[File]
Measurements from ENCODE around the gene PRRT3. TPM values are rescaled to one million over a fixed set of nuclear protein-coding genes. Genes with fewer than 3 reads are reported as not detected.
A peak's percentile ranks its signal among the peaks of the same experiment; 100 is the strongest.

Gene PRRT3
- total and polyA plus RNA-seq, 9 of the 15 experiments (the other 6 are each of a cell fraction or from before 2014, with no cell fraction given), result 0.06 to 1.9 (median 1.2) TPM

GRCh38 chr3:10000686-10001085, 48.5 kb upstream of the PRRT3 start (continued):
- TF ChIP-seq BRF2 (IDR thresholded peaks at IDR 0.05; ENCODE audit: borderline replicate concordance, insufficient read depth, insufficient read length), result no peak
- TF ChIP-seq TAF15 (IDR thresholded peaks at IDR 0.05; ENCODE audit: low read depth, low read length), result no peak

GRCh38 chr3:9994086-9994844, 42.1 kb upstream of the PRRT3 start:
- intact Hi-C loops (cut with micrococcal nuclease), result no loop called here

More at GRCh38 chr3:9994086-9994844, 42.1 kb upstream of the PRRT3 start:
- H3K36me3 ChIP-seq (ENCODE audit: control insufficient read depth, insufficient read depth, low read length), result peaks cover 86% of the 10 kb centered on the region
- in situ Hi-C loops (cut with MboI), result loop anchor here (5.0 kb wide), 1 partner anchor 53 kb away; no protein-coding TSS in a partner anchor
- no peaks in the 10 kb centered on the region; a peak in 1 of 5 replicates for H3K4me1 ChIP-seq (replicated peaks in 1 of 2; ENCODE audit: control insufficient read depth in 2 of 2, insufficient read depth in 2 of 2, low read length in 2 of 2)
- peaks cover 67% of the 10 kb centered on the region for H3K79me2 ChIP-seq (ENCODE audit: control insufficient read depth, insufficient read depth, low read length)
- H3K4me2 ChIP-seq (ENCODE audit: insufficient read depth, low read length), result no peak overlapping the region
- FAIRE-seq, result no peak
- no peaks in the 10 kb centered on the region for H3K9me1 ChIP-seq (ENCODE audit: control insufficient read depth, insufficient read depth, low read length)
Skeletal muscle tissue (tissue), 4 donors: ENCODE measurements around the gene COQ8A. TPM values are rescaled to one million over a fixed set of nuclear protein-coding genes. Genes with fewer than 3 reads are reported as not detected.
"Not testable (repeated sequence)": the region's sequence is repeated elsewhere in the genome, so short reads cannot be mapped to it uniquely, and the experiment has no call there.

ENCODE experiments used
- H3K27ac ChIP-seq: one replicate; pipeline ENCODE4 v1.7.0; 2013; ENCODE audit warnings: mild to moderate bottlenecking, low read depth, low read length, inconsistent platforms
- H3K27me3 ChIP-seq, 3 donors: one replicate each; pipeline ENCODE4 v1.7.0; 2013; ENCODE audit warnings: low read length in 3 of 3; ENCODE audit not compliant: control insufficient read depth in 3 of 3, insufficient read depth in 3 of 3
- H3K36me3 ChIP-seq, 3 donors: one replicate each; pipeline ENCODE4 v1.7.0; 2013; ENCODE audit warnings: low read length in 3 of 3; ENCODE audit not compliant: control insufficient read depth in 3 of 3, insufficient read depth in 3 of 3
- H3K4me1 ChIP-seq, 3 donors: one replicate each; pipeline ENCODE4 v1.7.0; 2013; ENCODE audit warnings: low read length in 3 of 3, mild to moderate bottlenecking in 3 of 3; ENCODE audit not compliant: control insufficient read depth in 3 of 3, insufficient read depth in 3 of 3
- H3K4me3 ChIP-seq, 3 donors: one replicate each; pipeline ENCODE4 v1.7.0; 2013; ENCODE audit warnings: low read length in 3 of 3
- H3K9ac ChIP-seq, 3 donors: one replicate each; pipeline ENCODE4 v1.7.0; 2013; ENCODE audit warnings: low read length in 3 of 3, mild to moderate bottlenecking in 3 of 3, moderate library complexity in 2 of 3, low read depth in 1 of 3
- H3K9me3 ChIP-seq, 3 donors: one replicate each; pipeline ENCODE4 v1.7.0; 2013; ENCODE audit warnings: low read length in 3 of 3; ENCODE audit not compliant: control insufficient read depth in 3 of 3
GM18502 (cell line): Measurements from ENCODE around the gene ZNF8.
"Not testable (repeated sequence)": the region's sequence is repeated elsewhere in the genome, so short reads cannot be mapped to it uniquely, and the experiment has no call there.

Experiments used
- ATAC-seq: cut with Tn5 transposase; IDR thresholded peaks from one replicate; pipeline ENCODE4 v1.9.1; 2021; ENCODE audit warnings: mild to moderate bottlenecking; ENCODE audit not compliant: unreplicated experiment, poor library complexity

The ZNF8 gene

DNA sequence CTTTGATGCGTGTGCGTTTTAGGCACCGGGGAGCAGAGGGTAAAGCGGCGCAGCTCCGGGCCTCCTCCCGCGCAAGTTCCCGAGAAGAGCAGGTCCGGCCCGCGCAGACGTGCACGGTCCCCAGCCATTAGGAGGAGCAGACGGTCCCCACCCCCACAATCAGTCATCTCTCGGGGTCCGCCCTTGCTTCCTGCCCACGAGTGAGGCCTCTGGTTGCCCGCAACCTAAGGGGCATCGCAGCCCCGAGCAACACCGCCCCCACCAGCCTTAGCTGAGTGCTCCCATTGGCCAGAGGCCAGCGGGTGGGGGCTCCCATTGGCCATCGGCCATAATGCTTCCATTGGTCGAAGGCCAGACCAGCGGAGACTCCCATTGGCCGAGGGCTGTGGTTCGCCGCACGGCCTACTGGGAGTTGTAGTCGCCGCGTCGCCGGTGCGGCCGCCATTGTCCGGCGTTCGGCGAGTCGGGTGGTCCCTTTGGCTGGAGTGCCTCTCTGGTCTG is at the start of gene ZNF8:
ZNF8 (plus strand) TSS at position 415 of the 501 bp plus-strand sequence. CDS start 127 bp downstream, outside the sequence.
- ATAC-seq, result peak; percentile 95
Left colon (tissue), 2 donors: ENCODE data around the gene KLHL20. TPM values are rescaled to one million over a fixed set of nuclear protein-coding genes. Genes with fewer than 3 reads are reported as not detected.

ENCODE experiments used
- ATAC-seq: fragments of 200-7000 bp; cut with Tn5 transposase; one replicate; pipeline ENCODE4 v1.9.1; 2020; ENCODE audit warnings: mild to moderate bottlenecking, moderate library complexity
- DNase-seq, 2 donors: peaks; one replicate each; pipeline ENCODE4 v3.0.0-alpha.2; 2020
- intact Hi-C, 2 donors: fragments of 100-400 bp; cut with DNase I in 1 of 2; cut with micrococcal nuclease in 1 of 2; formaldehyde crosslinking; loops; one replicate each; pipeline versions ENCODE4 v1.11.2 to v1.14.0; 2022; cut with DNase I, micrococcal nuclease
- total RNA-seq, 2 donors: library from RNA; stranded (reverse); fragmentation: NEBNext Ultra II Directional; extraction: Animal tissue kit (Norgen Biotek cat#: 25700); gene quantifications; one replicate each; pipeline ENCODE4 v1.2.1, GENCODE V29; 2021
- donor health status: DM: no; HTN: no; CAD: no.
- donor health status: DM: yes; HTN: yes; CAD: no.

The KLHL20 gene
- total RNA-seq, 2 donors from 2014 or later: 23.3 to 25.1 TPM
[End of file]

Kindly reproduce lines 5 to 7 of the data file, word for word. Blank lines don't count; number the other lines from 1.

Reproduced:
GRCh38 chr3:10000686-10001085, 48.5 kb upstream of the PRRT3 start (continued):
- TF ChIP-seq BRF2 (IDR thresholded peaks at IDR 0.05; ENCODE audit: borderline replicate concordance, insufficient read depth, insufficient read length), result no peak
- TF ChIP-seq TAF15 (IDR thresholded peaks at IDR 0.05; ENCODE audit: low read depth, low read length), result no peak